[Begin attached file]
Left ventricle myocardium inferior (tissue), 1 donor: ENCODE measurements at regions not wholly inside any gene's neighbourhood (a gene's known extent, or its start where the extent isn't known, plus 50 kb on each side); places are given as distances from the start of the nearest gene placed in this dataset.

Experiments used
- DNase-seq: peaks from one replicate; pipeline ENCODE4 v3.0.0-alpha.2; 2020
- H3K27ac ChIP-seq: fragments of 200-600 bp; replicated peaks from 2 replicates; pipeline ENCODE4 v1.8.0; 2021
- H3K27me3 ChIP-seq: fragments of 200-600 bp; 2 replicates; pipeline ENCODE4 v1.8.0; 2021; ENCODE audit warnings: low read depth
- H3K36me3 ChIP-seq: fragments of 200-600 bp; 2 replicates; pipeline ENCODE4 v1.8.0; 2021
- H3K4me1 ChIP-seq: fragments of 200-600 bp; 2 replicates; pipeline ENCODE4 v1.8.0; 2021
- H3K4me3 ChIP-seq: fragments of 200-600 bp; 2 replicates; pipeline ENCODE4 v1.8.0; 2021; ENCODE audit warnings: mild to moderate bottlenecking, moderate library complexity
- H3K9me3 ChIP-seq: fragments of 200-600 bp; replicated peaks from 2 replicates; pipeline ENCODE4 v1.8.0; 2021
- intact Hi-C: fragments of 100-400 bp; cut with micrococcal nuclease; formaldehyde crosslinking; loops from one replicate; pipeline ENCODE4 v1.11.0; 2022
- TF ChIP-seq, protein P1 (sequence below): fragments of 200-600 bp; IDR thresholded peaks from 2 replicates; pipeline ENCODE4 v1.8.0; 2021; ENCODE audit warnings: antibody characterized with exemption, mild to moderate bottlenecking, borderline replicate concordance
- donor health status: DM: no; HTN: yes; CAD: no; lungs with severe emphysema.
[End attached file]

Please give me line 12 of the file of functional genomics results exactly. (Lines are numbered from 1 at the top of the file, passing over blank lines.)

- donor health status: DM: no; HTN: yes; CAD: no; lungs with severe emphysema.